The Hoba iron meteorite was found in 1920 in Namibia. The single slab-like mass measures 2.7m x 2.7m x 0.9m and weighs in excess of 60 tons. Due to its large mass it has never been moved from its original site. It is the largest single intact meteorite in the world. (image: wikipedia)
Experts can really drive you up the wall! Just when it seems like everything has been nicely sorted, they go and change their minds and then it’s back to the drawing board. It’s no different in the world of meteorites: let me explain…
Experts always like to divide things up. Meteorites come in three main flavours: irons, stones and stony-irons. Everyone knows what an iron looks like. They are those huge lumps of metal that form the centrepiece of museum meteorite displays. When sliced, polished and etched, many irons show a beautiful criss-cross structure, known as Widmanstätten pattern. No doubt about it, irons are always the real stars of the show. Stones generally look a lot less spectacular and are made up mainly of rocky minerals. At first glance, they look much like rocks found on Earth. Finally, stony-irons are, you guessed it, more or less a mixture of the other two. Nice and straightforward then!
But experts just love to catch you out. They will ask questions like: “Which of the three sorts of meteorites are the most important?” That’s an easy one, you think… No contest, it must be irons. Now comes the interesting bit. A few years ago, the experts would have been happy to give you a knowing smile and reply: “Well, irons are lovely, but not really that crucial. They make up only a very tiny proportion of meteorite falls”. They would have also been happy to tell you that irons are just bits from the cores of melted asteroids and probably formed relatively late in Solar System history. In comparison, stones are much more significant (85% of all falls), and the largest sub-grouping of stones, known as chondrites, are the oldest meteorites of all.
Of course, you do have to trust the experts, don’t you? A bit strange, though… They show you these wonderful specimens of irons and, at the same time, claim that they are not that important. Perhaps you even remember from a previous museum visit that the world’s largest meteorite is an iron. The Hoba meteorite, as it is called, is so huge it had to be left in the ground in Namibia, where it was discovered. Based on all this, you would certainly have some lingering doubts about the experts’ views. A good thing too, because it turns out that the experts were in fact wrong and you were right all along…!
A quiet revolution has been taking place in the study of meteorites and you will be pleased to know that irons are at the centre of it. As the experts said, irons are thought to have formed the cores of asteroids that were once totally molten. Like some giant blast furnace, the dense molten metal would have drained to the centre of the molten body under the influence of gravity, leaving almost pure rocky material forming its outer layers. But what caused the asteroid to heat up in the first place? The most likely answer is the heat given out by the decay of a short-lived isotope 26Al, which would have almost totally decayed to its daughter isotope 26Mg within a few million years of Solar System formation. So those irons that the experts believed formed relatively late must, in fact, be much older than originally thought. Putting an age on iron meteorites has been the subject of very intensive study in recent years.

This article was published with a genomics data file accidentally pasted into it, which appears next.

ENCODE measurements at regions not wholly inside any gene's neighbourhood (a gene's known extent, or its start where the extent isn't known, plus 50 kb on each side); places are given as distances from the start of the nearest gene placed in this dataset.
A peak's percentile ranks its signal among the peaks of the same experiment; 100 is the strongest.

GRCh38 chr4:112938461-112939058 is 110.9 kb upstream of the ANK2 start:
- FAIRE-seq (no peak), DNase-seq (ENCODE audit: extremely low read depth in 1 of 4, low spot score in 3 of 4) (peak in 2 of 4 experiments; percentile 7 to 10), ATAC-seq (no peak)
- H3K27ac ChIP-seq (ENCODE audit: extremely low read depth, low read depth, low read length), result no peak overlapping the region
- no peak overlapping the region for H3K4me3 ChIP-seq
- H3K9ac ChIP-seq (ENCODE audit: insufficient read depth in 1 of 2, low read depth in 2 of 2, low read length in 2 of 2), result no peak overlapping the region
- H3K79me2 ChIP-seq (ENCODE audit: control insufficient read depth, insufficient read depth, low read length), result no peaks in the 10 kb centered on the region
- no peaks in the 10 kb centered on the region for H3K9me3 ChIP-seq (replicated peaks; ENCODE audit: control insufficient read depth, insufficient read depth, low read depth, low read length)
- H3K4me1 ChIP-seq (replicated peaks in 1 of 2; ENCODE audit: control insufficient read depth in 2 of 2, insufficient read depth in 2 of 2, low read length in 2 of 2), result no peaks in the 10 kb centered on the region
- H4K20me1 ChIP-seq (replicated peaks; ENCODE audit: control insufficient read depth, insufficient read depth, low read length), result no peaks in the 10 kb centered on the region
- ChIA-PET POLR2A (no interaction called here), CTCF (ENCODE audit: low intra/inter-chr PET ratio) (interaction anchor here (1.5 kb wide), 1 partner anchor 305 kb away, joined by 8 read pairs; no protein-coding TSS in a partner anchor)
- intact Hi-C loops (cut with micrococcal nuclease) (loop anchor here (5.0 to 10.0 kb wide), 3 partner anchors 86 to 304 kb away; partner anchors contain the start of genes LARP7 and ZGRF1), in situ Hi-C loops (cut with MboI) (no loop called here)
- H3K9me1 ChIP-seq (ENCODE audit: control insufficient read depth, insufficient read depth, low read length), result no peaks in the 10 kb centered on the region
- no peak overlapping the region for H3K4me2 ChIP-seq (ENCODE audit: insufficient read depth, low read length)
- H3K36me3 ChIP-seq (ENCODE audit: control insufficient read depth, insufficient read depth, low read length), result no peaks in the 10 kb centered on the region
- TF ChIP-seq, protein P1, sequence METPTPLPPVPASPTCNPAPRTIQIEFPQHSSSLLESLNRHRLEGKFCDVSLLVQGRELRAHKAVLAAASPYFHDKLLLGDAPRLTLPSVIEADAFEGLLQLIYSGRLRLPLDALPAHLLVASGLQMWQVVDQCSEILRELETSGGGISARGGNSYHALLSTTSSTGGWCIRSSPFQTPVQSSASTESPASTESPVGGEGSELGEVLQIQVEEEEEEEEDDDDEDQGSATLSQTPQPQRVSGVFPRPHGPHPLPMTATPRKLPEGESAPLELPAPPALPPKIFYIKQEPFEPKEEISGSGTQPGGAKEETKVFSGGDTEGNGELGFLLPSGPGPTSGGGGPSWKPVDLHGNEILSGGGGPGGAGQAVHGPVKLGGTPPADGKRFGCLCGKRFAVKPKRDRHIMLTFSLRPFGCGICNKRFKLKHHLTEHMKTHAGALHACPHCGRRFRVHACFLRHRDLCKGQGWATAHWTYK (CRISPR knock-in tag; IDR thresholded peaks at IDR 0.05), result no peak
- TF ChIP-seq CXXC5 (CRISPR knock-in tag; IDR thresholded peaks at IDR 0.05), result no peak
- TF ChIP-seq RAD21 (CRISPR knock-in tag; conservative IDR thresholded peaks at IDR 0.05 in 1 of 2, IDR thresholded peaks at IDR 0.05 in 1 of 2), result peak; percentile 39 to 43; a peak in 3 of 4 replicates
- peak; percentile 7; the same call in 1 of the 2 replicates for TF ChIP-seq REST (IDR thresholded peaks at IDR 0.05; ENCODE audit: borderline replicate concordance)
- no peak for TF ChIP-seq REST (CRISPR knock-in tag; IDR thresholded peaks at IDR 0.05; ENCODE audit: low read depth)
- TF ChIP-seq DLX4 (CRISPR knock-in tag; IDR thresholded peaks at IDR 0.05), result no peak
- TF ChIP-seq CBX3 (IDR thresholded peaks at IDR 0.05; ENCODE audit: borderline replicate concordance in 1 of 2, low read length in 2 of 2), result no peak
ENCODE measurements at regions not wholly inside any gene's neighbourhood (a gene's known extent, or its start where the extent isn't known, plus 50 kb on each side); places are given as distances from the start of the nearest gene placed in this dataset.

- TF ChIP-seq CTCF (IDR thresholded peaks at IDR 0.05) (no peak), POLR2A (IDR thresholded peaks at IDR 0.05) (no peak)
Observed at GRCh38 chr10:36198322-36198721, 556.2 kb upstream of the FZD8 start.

New results presented at the Meteoritical Society Meeting in New York earlier this summer by Thomas Kruijer of EHT Zurich indicate that iron meteorites are samples of asteroids that formed and subsequently melted within the first million years of Solar System history. It used to be thought that unmelted asteroids with a more “primitive” composition, known as chondrites, were the first to have formed. However, these new results, in agreement with other recent studies, demonstrate that the earliest asteroids rapidly melted and separated into a distinct metal core and silicate-rich outer layers. Since iron meteorites are thought to be samples from at least 50 different asteroids, it is clear that the early Solar System was a hugely dynamic environment.
What is starting to emerge from these recent studies of iron meteorites is a new picture of the earliest stages of Solar System history. The very rapid formation of molten asteroids is an unexpected finding. It has major implications, not just in the field of meteorite studies, but also in terms of how the larger planets like Earth were formed.
For the moment though, it is rather nice to report that those huge lumps of iron that sit at the centre of museum displays are finally being given the full attention that they truly deserve. Thank goodness the experts have finally caught up with your instincts!